In this communication, we present a comparison study of ASCs and BMSCs with a focus on the therapeutic benefit of soluble cytokine receptors in mice suffering from endotoxic shock. BMSCs secrete two soluble cytokine receptors, sTNFR1 and sVEGFR1, in conditioned medium (CM) analysis at dramatically higher levels than ASCs, suggesting a more potent cell population. A prophylactic study in mice subjected to LPS-induced sepsis confirmed a significant survival benefit of BMSC-derived secreted factors compared to ASCs. A subsequent study in LPS-treated mice showed no significant difference in the survival benefit of BMSC-CM compared to conditions in which neutralizing antibodies to sTNFR1 and sVEGFR1 were applied to BMSC-CM. This study indicates that though there are differences in soluble cytokine receptors in secretions of BMSCs compared to ASCs, other factors may play a role in explaining the superior anti-inflammatory effect of BMSCs to ASCs in this model of sepsis.
Materials and methods
BALB/cJ mice (6 weeks) were purchased from The Jackson Laboratory (Bar Harbor, ME) and were maintained in accordance with Institutional and NIH guidelines. Experiments were approved by the Institutional Animal Care and Use Committee of the Center for Comparative Medicine at the Massachusetts General Hospital.
MSC isolation and culture
Human bone marrow MSCs were isolated by differential adhesion from a 30 mL bone-marrow aspirate obtained from the iliac crest of two human donors (Lonza, Hopkinton, MA). Mononuclear cells (MNC) were isolated from the bone marrow with ACK Lysis Buffer (Lonza), then resuspended in MSC growth medium consisting of Minimum Essential Medium Alpha supplemented with 10% FBS (Gibco, Grand Island, NY), 2% Penicillin-Streptomycin (Sigma Aldrich, St. Louis, MO), 2.5 μg/L FGF (R&D), 2 ml/L Gentamicin (Sigma Aldrich, St. Louis, MO), and 2.2 g/L NaHCO3. MNCs were incubated in 10-stack cell factories (Nunclon Delta Surface, Rochester, NY) and allowed to adhere for one week in a humidified tissue culture incubator at 37°C with 10% carbon dioxide. On day 7 of growth, non-adherent cells were removed with full replacement of the growth media. Cells attached to the surface were expanded over another two week period. A PBS rinse and media replacement was performed on day 14. Cells were harvested at day 21 using Trypsin-EDTA (CellGro, Manassas, VA). BMSCs were frozen in cryovials at 1,000,000 cells per vial in 1 mL of cryopreservation medium.
Adipose Stromal/Stem Cell (ASC) Preparation: Human ASC were isolated from donated elective subcutaneous lipoaspirates and abdominoplasty surgeries from two donors under a protocol approved by the Pennington Biomedical Institutional Review Board (PBRC #23040) according to published methods [18, 19]. Briefly, lipoaspirate tissues were washed with phosphate buffered saline (PBS), digested for 1 hr in PBS supplemented with 1% bovine serum albumin, 0.1% collagenase type 1 and 2 mM CaCl2, and the stromal vascular fraction (SVF) cells isolated by centrifugation at 300 × g at room temperature. The SVF cells were culture expanded in DMEM/F12 Ham’s medium supplemented with 10% fetal bovine serum and 1% antibiotic/antimycotic until >80% confluent. The adherent ASCs were harvested by trypsin digestion, characterized based surface immunophenotype as determined by flow cytometry and by adipogenic and osteogenic differentiation prior to cryopreservation in aliquots of 106 cells suitable for future studies.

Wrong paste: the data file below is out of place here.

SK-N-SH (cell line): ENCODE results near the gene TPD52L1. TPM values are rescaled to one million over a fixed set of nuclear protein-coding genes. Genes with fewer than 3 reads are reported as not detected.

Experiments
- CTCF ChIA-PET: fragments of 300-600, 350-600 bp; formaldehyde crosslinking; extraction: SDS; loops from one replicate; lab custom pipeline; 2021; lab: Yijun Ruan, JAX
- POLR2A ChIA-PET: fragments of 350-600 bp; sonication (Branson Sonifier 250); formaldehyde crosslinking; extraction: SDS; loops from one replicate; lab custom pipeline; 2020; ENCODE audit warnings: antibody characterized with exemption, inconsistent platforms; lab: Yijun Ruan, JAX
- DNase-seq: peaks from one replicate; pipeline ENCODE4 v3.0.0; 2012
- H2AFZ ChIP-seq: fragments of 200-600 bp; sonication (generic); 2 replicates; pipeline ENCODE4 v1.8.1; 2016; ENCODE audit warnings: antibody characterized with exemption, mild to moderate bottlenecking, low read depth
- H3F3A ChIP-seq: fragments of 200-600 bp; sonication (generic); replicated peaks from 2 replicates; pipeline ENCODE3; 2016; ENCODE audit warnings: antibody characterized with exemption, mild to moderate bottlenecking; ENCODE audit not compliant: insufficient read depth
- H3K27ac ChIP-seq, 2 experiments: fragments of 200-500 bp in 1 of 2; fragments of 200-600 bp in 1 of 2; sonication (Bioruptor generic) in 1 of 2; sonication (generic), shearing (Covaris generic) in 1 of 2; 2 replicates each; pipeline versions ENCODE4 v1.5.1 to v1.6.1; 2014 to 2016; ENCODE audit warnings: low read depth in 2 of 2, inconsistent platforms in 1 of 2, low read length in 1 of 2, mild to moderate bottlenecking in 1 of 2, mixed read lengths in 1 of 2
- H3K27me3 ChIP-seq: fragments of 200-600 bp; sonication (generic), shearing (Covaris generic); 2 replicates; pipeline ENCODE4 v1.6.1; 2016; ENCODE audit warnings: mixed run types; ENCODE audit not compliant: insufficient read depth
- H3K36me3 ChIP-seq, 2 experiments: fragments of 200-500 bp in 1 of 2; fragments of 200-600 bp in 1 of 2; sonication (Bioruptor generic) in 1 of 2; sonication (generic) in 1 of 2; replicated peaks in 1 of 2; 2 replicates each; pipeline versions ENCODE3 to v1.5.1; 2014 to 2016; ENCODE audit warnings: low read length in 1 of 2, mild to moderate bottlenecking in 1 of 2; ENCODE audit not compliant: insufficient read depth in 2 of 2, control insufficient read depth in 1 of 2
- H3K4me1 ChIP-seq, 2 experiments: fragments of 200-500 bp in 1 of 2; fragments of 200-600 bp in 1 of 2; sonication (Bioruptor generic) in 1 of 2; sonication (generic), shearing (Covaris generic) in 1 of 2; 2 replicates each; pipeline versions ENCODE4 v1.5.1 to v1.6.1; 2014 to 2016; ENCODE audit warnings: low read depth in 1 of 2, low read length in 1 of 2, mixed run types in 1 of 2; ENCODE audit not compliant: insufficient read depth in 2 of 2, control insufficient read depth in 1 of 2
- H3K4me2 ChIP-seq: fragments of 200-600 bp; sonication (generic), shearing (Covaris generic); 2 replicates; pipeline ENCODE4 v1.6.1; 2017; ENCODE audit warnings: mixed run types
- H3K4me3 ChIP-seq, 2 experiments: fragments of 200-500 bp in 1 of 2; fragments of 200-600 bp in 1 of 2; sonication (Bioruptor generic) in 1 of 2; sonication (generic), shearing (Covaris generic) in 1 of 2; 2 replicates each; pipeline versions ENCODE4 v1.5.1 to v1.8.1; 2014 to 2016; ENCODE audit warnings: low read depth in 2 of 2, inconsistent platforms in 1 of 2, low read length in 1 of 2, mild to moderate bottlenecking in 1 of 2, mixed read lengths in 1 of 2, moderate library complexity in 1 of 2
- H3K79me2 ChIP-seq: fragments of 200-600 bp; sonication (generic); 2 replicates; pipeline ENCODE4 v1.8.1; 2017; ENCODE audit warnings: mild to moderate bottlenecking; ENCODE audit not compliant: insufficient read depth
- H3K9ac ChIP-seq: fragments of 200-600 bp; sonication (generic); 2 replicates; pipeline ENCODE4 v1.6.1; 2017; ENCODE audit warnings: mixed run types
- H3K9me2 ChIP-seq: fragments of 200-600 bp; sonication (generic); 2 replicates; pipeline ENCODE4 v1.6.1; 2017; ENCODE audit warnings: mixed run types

For expansion of master cell banks, cells were thawed, resuspended in fresh expansion medium, and plated at a density of 50 cells/cm2. After 5 days in culture, cells were washed and given fresh media. Within 6–8 days later they were harvested using 0.1% trypsin (Invitrogen, Grand Island, NY) and replated. Cells were used for conditioned media during passages 2–5.
Preparation of conditioned media (CM)
Cells between passages 2–5 at 80% confluency were washed and MSC media was replaced with 15 ml of conditioning media. Conditioning media consisted of Dulbecco’s Modified Eagle Medium (Invitrogen) supplemented with 2% Penicillin-Streptomycin, .05% BSA (Sigma Aldrich), and 3.6 g/L NaHCO3. After 24 hours, media was collected and cells were trypsinized and counted. CM was stored at 4°C for up to two weeks. Concentrated CM was made by centrifuging in Amicon Ultra-15 Centrifugal Filter Units (Millipore, Billerica, MA) repeatedly at 4000 rpm. Concentrated CM was used at a 25-fold concentration of 2×106 cells/ml.
Survival study in endotoxemia-induced mice
Endotoxemia was induced with intraperitoneal (IP) injections of 10 μg LPS in white female BALB/cJ mice, followed by 1 ml BMSC-CM, ASC-CM, or saline (control) injections IP. There were 9 animals per group. Mice were monitored for survival at several intervals for 48 hours.
Measurement of sTNFR1, sVEGFR1, sVEGFR2, sTNFR2 in CM